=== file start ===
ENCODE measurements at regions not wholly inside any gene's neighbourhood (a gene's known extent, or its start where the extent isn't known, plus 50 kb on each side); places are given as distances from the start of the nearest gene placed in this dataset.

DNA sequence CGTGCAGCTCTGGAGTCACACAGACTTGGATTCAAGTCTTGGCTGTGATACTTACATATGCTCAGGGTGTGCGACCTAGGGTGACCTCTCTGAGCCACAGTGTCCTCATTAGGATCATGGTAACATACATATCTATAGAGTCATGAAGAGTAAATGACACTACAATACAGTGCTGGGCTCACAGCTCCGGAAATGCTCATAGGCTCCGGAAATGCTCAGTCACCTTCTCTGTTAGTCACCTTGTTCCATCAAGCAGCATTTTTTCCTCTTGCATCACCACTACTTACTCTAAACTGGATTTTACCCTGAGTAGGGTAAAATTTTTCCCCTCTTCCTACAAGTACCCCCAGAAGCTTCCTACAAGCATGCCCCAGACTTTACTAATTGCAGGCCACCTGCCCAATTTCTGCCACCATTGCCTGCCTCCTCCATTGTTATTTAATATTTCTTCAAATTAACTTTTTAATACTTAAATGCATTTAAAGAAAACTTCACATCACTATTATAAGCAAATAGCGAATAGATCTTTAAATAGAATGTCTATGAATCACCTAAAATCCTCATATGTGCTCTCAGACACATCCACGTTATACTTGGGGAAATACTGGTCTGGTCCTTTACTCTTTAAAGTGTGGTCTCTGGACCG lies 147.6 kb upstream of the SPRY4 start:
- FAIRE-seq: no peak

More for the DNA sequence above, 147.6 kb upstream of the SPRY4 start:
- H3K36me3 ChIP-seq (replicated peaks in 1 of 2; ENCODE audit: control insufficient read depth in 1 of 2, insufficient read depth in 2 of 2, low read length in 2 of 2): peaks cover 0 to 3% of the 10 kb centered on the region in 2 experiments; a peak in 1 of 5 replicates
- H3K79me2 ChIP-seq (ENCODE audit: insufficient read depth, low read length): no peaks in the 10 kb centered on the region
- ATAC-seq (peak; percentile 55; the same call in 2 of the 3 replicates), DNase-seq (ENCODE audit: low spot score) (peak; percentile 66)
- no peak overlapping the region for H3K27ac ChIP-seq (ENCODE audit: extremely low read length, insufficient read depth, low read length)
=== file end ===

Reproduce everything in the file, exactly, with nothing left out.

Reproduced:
ENCODE measurements at regions not wholly inside any gene's neighbourhood (a gene's known extent, or its start where the extent isn't known, plus 50 kb on each side); places are given as distances from the start of the nearest gene placed in this dataset.

DNA sequence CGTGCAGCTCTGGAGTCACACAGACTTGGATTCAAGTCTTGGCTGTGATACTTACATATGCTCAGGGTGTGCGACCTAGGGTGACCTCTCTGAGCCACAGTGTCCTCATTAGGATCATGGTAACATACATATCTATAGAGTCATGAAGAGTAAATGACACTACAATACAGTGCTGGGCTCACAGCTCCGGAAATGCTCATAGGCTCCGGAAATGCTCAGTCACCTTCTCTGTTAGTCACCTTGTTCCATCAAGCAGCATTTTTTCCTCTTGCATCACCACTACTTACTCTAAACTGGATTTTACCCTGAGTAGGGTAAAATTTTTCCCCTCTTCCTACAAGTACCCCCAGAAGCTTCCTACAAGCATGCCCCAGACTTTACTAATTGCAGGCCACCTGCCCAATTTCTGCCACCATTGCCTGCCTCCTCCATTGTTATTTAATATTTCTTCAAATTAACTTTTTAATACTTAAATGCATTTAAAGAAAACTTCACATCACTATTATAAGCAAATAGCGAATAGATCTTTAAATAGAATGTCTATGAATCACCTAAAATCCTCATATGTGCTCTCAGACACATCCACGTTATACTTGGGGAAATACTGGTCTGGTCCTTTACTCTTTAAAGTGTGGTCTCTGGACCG lies 147.6 kb upstream of the SPRY4 start:
- FAIRE-seq: no peak

More for the DNA sequence above, 147.6 kb upstream of the SPRY4 start:
- H3K36me3 ChIP-seq (replicated peaks in 1 of 2; ENCODE audit: control insufficient read depth in 1 of 2, insufficient read depth in 2 of 2, low read length in 2 of 2): peaks cover 0 to 3% of the 10 kb centered on the region in 2 experiments; a peak in 1 of 5 replicates
- H3K79me2 ChIP-seq (ENCODE audit: insufficient read depth, low read length): no peaks in the 10 kb centered on the region
- ATAC-seq (peak; percentile 55; the same call in 2 of the 3 replicates), DNase-seq (ENCODE audit: low spot score) (peak; percentile 66)
- no peak overlapping the region for H3K27ac ChIP-seq (ENCODE audit: extremely low read length, insufficient read depth, low read length)